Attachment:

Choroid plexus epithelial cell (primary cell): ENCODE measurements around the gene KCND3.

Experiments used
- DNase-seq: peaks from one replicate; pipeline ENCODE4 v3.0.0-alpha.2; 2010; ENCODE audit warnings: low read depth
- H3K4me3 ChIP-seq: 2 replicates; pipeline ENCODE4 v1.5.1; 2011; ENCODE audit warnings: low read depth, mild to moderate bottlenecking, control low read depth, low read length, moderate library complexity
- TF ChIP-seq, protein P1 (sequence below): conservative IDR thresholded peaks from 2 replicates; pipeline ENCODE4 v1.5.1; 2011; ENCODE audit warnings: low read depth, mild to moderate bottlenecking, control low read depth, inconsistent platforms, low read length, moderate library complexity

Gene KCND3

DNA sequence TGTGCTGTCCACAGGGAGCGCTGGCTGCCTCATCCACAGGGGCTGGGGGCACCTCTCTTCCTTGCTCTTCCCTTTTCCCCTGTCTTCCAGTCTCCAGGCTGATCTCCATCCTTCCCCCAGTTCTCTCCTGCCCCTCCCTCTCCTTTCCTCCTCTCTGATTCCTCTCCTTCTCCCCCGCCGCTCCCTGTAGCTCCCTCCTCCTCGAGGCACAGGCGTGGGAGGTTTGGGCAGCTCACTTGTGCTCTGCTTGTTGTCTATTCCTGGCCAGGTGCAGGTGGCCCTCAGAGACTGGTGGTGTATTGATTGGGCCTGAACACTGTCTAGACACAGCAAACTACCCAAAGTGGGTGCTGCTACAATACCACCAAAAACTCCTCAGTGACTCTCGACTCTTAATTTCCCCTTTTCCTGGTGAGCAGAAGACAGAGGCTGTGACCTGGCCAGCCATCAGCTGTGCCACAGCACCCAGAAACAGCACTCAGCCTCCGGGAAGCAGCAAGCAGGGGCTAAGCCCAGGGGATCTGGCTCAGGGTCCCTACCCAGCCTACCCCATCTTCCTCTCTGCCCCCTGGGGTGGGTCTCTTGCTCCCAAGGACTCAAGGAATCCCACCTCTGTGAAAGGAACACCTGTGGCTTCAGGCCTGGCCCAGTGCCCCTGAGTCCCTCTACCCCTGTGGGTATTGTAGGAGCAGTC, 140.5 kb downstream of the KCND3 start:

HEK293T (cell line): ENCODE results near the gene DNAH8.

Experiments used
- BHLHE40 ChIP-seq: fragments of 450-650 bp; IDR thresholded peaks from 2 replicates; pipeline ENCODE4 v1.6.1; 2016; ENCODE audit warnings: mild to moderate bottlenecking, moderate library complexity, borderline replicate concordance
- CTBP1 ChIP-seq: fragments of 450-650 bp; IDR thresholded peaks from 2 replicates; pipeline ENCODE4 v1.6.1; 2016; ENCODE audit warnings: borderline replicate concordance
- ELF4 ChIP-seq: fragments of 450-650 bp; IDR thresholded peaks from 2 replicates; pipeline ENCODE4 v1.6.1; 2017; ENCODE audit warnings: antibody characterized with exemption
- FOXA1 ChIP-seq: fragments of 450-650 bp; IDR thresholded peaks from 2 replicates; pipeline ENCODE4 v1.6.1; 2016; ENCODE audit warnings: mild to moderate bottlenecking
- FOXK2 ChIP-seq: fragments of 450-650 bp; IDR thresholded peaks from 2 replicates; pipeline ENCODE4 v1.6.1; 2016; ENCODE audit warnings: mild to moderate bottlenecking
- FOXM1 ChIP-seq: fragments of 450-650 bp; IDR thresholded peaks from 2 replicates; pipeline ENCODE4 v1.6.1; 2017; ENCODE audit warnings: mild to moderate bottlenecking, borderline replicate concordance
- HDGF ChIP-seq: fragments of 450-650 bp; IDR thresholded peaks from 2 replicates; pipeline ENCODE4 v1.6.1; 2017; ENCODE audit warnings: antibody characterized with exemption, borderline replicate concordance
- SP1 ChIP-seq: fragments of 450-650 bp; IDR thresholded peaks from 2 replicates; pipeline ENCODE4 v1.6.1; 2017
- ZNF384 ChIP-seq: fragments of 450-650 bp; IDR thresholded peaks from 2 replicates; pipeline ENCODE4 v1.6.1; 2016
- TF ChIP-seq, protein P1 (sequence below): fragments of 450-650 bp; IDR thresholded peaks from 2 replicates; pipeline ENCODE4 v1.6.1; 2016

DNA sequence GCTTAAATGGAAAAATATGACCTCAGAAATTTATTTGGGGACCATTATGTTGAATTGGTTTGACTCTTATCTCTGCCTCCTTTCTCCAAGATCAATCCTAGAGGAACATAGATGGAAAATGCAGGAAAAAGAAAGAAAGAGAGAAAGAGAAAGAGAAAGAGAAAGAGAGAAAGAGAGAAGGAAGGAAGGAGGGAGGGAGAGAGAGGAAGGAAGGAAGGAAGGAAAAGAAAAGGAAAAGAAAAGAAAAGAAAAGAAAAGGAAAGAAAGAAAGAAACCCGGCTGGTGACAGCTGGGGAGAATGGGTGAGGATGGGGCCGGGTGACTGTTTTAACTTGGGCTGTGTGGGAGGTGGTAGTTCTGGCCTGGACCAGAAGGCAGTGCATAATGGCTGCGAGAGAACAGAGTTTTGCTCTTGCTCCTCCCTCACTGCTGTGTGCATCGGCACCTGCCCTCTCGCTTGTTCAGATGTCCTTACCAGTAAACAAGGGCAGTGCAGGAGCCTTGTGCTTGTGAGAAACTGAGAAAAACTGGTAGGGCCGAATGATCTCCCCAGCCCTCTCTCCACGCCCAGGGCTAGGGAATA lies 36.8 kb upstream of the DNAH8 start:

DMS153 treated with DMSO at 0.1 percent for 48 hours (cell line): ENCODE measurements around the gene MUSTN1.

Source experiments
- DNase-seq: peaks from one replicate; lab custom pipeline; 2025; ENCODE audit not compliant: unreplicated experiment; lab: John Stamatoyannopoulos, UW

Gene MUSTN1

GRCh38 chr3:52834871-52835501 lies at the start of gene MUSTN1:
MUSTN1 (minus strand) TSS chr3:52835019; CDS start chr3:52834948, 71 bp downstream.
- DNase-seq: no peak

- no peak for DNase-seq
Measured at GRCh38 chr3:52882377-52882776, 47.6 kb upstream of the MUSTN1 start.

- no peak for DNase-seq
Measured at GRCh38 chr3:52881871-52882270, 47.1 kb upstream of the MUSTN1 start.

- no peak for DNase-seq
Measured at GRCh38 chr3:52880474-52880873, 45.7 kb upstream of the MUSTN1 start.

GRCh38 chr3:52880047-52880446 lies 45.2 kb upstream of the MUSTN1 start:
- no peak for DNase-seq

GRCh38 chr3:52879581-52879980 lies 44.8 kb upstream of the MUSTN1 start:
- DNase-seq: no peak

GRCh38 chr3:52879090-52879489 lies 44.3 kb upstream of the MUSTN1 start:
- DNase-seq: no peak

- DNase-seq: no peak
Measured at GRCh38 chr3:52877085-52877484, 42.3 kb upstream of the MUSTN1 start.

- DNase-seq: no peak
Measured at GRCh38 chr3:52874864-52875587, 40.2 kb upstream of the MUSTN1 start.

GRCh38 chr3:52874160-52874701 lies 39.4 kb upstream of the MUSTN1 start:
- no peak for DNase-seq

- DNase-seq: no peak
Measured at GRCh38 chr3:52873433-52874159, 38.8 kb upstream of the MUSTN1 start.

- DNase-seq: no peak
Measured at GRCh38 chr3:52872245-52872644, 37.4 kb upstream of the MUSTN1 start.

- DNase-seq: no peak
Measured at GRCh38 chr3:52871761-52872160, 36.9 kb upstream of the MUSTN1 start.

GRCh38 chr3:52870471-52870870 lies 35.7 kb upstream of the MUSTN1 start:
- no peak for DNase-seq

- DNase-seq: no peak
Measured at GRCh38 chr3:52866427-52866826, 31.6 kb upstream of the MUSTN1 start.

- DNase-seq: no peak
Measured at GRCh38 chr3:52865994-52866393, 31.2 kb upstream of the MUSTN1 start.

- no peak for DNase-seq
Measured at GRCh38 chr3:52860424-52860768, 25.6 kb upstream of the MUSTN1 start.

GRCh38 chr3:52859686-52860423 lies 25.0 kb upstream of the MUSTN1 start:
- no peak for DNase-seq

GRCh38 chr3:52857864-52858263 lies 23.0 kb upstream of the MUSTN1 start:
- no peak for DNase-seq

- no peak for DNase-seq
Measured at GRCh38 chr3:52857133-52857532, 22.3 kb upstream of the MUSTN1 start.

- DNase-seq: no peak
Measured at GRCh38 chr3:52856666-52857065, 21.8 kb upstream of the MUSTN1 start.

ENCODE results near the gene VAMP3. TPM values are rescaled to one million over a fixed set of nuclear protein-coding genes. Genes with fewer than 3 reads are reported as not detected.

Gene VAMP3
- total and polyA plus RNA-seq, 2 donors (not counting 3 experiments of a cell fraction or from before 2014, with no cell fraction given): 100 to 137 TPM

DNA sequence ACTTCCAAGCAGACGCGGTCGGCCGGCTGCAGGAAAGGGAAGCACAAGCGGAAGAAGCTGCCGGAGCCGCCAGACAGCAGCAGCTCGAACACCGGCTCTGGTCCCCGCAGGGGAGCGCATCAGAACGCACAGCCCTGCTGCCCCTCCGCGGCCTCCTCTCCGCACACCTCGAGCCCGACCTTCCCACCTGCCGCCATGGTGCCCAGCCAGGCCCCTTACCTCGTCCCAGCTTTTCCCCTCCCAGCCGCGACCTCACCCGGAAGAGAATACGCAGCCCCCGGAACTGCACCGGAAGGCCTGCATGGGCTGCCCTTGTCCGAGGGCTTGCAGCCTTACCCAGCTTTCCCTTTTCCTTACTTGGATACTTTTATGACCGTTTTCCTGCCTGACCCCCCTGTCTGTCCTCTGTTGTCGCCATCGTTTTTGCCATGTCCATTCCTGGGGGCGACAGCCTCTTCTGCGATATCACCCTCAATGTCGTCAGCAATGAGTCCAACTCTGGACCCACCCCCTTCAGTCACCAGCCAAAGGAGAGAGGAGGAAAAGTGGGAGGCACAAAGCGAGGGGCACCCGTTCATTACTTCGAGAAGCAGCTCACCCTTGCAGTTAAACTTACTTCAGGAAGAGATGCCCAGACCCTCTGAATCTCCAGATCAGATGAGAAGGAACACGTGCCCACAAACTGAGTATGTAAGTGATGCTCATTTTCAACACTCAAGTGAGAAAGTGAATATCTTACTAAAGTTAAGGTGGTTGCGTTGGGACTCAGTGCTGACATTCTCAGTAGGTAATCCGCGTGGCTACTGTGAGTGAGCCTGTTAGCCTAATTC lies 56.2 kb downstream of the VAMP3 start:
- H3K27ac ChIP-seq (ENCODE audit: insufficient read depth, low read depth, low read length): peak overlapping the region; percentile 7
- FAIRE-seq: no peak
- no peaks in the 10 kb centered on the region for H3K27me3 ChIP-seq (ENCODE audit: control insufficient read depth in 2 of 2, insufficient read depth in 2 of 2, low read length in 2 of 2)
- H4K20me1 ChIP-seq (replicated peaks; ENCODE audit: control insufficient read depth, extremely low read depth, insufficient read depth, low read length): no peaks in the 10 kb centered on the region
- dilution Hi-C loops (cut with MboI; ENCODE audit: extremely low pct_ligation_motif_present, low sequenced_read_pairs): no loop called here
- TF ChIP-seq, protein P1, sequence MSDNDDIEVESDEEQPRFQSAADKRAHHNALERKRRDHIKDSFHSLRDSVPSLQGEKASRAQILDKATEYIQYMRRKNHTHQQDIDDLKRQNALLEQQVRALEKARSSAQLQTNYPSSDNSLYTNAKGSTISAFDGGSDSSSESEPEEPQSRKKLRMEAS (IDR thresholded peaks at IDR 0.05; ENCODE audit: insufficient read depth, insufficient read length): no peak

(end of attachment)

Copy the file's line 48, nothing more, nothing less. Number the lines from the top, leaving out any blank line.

- DNase-seq: no peak